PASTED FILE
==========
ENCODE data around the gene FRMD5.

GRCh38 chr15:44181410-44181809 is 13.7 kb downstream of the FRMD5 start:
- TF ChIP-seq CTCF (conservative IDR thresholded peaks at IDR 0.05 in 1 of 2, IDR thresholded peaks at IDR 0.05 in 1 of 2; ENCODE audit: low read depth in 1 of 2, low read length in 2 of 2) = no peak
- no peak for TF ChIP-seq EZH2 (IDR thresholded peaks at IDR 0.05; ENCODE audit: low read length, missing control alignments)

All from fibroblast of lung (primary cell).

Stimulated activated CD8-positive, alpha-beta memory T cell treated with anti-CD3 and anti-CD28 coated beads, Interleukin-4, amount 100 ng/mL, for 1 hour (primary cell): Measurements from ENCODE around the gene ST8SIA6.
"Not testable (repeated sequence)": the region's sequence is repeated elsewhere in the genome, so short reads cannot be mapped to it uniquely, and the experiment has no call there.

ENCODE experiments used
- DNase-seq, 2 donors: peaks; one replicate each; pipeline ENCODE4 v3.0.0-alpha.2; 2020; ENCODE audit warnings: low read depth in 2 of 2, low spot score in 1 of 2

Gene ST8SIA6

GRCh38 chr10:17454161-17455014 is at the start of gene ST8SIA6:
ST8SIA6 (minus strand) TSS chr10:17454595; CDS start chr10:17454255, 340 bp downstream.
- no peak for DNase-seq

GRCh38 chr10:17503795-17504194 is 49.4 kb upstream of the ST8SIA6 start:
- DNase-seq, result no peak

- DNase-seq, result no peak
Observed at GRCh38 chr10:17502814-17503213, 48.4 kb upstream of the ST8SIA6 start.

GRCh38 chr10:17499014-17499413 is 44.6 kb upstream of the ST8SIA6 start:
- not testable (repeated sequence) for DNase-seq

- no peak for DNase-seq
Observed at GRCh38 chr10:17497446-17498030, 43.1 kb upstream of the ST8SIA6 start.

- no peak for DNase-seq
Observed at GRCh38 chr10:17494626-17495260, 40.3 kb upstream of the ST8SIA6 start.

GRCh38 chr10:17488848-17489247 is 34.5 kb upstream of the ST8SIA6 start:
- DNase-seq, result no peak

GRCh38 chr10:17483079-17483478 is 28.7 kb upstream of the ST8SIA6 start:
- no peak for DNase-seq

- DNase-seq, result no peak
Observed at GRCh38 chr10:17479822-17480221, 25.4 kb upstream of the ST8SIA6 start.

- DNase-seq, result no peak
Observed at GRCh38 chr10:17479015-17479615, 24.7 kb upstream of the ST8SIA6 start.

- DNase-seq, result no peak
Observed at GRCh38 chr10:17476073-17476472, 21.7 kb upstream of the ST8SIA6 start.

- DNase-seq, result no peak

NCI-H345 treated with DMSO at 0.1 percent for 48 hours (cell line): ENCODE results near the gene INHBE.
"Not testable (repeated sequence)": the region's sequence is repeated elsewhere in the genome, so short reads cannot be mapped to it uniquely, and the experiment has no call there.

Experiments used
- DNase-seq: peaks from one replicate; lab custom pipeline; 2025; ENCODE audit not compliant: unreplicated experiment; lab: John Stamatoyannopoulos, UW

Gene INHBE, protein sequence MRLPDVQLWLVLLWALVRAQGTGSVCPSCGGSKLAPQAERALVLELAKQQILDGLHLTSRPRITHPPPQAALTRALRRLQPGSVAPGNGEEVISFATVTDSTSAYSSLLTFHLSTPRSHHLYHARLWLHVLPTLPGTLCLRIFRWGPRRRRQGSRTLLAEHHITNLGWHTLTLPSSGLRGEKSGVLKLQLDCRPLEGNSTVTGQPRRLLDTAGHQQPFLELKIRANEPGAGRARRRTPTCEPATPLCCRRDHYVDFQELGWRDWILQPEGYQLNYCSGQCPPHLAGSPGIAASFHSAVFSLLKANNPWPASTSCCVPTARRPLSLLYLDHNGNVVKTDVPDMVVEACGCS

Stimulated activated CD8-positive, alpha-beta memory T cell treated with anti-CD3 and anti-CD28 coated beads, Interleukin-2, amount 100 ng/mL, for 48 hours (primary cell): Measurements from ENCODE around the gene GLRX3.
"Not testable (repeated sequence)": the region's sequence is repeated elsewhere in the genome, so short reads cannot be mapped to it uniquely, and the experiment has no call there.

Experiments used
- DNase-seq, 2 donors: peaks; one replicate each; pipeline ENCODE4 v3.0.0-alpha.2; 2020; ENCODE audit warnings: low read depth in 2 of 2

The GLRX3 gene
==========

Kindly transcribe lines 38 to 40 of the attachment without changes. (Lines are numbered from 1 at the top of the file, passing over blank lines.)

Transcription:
- DNase-seq: peaks from one replicate; lab custom pipeline; 2025; ENCODE audit not compliant: unreplicated experiment; lab: John Stamatoyannopoulos, UW

Gene INHBE, protein sequence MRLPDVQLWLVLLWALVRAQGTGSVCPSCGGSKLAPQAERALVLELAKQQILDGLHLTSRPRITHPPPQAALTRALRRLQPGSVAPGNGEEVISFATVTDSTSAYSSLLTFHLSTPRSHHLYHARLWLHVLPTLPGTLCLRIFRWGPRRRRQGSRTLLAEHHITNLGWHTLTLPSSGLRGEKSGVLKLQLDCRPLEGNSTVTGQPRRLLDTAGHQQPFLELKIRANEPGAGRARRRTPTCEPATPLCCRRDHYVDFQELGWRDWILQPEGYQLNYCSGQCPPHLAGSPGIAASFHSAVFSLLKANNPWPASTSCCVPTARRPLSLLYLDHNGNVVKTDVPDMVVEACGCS

Stimulated activated CD8-positive, alpha-beta memory T cell treated with anti-CD3 and anti-CD28 coated beads, Interleukin-2, amount 100 ng/mL, for 48 hours (primary cell): Measurements from ENCODE around the gene GLRX3.